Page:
By Glen Arnold, Putnam County
Northwest Ohio has yet to receive a killing frost this fall end to the growing season. Any frost (light or killing) can make some forages dangerous to livestock because hydrogen cyanide (HCN) is released when leaves are damaged by frost. This is also called Prussic Acid poisoning.
Prussic acid poisoning can occur when feeding sudangrass, sorghum-sudangrass hybrids, forage sorghum, or grain sorghum. These species contain varying concentrations of cyanogenic glucosides, which are converted to prussic acid. As ruminants consume forage containing high levels of cyanide-producing compounds, prussic acid is released in the rumen, absorbed into the bloodstream where it binds hemoglobin, and interferes with oxygen transfer. The animal soon dies of asphyxiation. Prussic acid acts rapidly, frequently killing animals in minutes. Symptoms include excess salivation, difficult breathing, staggering, convulsions, and collapse. Ruminants are more susceptible than horses or swine because cud chewing and rumen bacteria help release the cyanide.
Generally, any stress condition that retards plant growth may increase prussic acid levels in plants. Hydrogen cyanide is released when leaves are damaged by frost, drought, bruising, cutting, trampling, crushing, or wilting. Plants growing under high nitrogen levels or in soils deficient in soil phosphorus or potassium tend to have high levels of cyanogenic glucosides. Species and varieties differ in prussic acid poisoning potential. Sudangrass varieties are low to intermediate in cyanide potential, and sorghum-sudangrass hybrids and forage sorghums are intermediate to high. Piper sudangrass has low prussic acid poisoning potential, and pearl millet is virtually free of cyanogenic glucosides.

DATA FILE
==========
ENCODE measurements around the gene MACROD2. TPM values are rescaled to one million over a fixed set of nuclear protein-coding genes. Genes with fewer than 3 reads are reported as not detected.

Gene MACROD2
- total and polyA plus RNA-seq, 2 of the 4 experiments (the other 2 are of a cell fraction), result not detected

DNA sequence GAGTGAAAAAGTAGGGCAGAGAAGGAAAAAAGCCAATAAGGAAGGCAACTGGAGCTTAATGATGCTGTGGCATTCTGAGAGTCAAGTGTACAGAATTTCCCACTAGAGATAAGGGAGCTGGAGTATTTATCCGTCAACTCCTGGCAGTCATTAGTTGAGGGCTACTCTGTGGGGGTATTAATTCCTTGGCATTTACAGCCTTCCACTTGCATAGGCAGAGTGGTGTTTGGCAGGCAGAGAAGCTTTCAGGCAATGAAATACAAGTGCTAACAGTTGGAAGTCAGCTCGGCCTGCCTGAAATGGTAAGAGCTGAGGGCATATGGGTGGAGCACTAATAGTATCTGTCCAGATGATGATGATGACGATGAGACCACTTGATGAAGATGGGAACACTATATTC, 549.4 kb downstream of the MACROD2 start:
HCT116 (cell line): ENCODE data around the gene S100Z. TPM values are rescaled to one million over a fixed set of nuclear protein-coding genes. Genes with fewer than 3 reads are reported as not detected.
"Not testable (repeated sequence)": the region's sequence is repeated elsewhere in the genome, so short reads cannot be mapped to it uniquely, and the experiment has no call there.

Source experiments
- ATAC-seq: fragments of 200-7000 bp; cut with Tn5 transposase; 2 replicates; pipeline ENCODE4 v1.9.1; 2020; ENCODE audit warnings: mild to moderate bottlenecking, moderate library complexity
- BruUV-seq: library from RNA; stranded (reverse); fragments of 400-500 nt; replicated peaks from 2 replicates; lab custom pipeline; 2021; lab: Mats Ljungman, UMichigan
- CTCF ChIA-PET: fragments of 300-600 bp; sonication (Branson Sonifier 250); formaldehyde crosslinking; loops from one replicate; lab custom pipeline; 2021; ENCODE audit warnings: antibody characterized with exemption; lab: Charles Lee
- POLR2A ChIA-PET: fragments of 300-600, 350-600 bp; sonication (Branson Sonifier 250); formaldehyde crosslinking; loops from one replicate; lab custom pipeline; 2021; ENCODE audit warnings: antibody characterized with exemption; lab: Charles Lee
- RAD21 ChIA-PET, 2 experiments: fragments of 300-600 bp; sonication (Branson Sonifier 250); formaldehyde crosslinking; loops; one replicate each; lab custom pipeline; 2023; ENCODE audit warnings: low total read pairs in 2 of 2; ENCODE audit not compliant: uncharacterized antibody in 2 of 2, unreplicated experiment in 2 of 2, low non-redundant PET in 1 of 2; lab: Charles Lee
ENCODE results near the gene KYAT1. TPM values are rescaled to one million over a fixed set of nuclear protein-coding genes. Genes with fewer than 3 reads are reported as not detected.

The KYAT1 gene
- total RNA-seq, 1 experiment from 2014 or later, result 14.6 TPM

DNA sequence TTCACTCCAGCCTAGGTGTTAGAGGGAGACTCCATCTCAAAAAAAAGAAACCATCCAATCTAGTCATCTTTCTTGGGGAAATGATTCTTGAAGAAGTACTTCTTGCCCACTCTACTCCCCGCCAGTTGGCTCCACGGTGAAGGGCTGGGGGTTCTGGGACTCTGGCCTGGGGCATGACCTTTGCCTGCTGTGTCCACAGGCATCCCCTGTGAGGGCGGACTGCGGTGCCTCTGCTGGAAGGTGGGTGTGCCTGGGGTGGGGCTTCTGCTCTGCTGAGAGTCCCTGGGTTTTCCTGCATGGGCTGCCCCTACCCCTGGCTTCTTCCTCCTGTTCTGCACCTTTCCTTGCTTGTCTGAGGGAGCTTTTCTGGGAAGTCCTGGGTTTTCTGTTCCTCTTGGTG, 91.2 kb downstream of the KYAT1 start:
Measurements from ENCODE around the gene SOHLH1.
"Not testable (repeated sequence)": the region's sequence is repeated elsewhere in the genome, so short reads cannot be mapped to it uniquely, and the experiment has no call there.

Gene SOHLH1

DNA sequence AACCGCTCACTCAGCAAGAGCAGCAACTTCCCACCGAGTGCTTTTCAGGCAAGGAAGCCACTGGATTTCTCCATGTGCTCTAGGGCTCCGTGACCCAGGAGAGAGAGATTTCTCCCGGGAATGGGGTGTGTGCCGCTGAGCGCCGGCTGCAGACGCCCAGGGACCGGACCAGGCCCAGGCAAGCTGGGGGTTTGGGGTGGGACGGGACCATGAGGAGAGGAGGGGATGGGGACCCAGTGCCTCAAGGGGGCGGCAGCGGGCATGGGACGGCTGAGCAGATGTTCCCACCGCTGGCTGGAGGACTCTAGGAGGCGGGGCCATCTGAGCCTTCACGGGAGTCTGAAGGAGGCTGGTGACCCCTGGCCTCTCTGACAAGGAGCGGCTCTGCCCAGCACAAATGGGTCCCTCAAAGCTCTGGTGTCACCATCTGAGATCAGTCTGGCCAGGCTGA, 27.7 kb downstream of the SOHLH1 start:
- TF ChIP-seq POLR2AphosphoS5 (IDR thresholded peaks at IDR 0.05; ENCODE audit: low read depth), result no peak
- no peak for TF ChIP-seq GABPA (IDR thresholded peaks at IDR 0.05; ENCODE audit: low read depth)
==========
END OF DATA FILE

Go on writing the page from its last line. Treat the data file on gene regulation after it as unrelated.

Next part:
The management practices described below can reduce the risk of prussic acid poisoning from forage sorghum, sudangrass, and sorghum-sudangrass hybrids:
1) Graze or greenchop only when the grass is greater than 18 inches tall.
2) Do not graze wilted plants or plants with young tillers.
3) Do not graze plants during or shortly after a drought when growth has been reduced.
4) Do not graze on nights when frost is likely. High levels of the toxic compounds are produced within hours after a frost occurs.
5) Do not graze after a killing frost until the plants are dry. Wait 5 to 7 days to allow the released cyanide to dissipate.
6) Do not graze for two weeks after a non-killing frost.
7) Delay feeding of silage for 6 to 8 weeks after ensiling. Fresh forage is generally higher in cyanide than silage or hay because cyanide is volatile and dissipates as the forage dries. However, hay or silage that likely contained high cyanide levels at harvest should be analyzed for HCN content before feeding.
8)Splitapplications of nitrogen decrease the risk of prussic acid toxicity, and proper levels of phosphorus and potassium in the soil will also help.
9) Don’t allow hungry or stressed animals to graze young sorghum grass growth.